the system thinks is evidence is much different from what is accepted as
evidence in court. Obvious evidence is photos, witness bystanders,
tangible items, etc.. But evidence is also the word of
just one person – even one person who is of questionable background or
character. People can be charged based on the word of one person alone.
And, even scarier, is that people can be charged even if the only witness is
recanting (i.e, withdrawing or disputing allegations
that the accused committed a crime). But, if you are in the unfortunate
position of facing charges, be thankful that the evidence consists of the word
of only one person – that’s less evidence to discredit which may well mean a
greater chance of success!
Matter That I Have Never Been In Trouble Before?
As a general rule of thumb, this
matters less the more serious the offense. If you are charged with a
serious felony, adult or juvenile, the prosecutor is far more concerned with
community protection and punishment. In less serious offenses, like
misdemeanors, it can help you to obtain more lenient treatment from the court
or prosecutor. In the domestic violence arena, if you are arrested or charged
with domestic violence, the police will question the alleged victim about prior
uncharged incidents and this can influence a prosecutor in how hard they
prosecute. But the bottom line is it is much better to have never been in
trouble before than to have been in trouble.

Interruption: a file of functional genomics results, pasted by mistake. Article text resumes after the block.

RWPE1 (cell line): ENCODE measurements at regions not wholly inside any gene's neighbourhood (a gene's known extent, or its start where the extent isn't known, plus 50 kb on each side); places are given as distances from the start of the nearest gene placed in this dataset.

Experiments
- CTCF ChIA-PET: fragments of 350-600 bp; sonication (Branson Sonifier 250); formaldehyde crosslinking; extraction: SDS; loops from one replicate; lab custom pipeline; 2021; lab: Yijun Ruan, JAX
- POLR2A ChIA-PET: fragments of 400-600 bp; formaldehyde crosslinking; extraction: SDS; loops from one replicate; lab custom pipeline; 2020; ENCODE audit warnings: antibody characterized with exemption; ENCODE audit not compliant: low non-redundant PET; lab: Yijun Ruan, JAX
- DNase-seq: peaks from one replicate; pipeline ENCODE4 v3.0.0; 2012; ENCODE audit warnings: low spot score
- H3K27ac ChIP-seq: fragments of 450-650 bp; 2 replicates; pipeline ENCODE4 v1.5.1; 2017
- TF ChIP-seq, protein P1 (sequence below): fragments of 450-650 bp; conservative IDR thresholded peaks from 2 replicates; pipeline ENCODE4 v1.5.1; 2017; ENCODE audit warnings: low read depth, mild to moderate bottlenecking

been Charged, Am I Going to Jail?
Not necessarily and not if I can
help it. All criminal offenses are jailable
offenses; that’s the hallmark of a criminal case – a person’s liberty can be
taken away. But it’s reasonable in most juvenile offenses and misdemeanor
offenses, to avoid jail. Felonies are more challenging. However, it’s
absolutely a premature assumption to conclude that just because you’ve been
charged, jail is in your future.
How Can My
Child Be Charged with Rape of Child When He Himself is a Child?
But the simple, and
unfortunate, answer is in how the law is written. Our criminal laws can
applied to children over the age of 12, and sometimes younger. The age
of consent in new York is 17. That means anyone who has sexual
relations with a person under the age of 17 can be accused of a sexual
crime whether there is consent or not.
go on my record?
If you have already been charged in
court or if a protection order has been filed, then there is already a record.
A record is a document or database that contains information. Some
records are private, most are public. Court records, including some juvenile
offense court records are public.
This information is readily viewed
on a public court website. So yes, court proceedings, criminal or civil
result in the creation of a public record. It is more about WHAT
goes on that record rather than whether a record exists at all. If there
is a court proceeding already a matter of record, it is best that the
record ends in a favorable way to you – not guilty, charge dismissed, petition
dismissed, case diverted, etc.